In the Belly of a Whale

In the Belly of a Whale

How much plastic is being ingested by sea life? 

In April of 1969, an article was published in The Auk that showed the stomach of an albatross containing indigestible plastic particles. Since then, plastic’s impact on our environment has been on our radar and in our global conversations. 

Every time a load of laundry is done in a home or business, it washes microscopic particles of plastic into the ecosystem. These pollutants don’t break down or get filtered out by treatment and filtration processes. And as these wash through our plumbing and into our water supplies, they’re invading our environment. They pass through filtration and are spit out into rivers and streams, and eventually into oceans. 

How much plastic…exactly?

A good question without a good answer. Advances in industry and innovations in manufacturing have led to the production of synthetic materials that are totally and completely foreign to nature. They don’t deteriorate or break down. The number of plastic particles in our oceans can obviously not be counted. Trillions upon trillions and tons upon tons of them. Truckloads full. 

According to the World Economic Forum, a total of 386 marine fish species have been known to have ingested plastic particles. And the higher on the food chain a sea animal is, the more likely it is that plastic can be found in the stomach of that animal. Sharks, tuna, grouper, and whales are known to eat smaller fish. These smaller fish are eating even smaller sea creatures and ingesting tons upon tons of these microscopic pieces of plastic. So the more organisms and fish that something eats, the more pollutants it’s ingesting. The challenge in these realities is that only about 2% of ocean species have been tested for plastic pollution.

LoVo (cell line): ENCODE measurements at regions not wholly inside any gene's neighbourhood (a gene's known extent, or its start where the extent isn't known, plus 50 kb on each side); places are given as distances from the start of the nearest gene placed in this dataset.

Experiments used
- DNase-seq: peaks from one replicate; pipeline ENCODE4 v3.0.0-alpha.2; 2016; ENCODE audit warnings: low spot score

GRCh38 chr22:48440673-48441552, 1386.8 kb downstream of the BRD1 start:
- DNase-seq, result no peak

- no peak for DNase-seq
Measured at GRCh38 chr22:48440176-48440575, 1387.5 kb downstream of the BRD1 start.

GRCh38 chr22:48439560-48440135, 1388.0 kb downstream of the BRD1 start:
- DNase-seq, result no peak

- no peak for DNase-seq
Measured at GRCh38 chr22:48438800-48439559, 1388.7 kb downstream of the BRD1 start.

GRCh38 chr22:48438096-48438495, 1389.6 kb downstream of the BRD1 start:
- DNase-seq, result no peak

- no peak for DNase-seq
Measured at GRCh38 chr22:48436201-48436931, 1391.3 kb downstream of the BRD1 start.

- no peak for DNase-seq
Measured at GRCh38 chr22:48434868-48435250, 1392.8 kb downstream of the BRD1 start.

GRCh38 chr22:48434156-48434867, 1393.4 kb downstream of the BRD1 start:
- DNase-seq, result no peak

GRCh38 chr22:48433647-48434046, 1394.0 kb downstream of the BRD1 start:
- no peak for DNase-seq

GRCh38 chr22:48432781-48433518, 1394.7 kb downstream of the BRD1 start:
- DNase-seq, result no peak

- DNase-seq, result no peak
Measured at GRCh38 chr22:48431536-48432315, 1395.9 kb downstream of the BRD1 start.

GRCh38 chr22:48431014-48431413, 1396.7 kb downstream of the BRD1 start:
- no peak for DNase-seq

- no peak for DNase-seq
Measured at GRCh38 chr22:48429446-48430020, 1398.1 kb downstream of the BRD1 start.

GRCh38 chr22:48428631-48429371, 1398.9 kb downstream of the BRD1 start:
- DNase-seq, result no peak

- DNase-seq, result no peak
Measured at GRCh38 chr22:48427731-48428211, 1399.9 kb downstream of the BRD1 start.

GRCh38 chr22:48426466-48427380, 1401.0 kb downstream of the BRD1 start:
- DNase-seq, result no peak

As the research continues into how exactly this plastic is impacting the wildlife that is consuming it, the efforts are continuing to educate people on why good, plastic-free principles are important. The work is also continuing to reduce the outflow of plastic with disruptive solutions and advances in technology that will filter out these microscopic pollutants.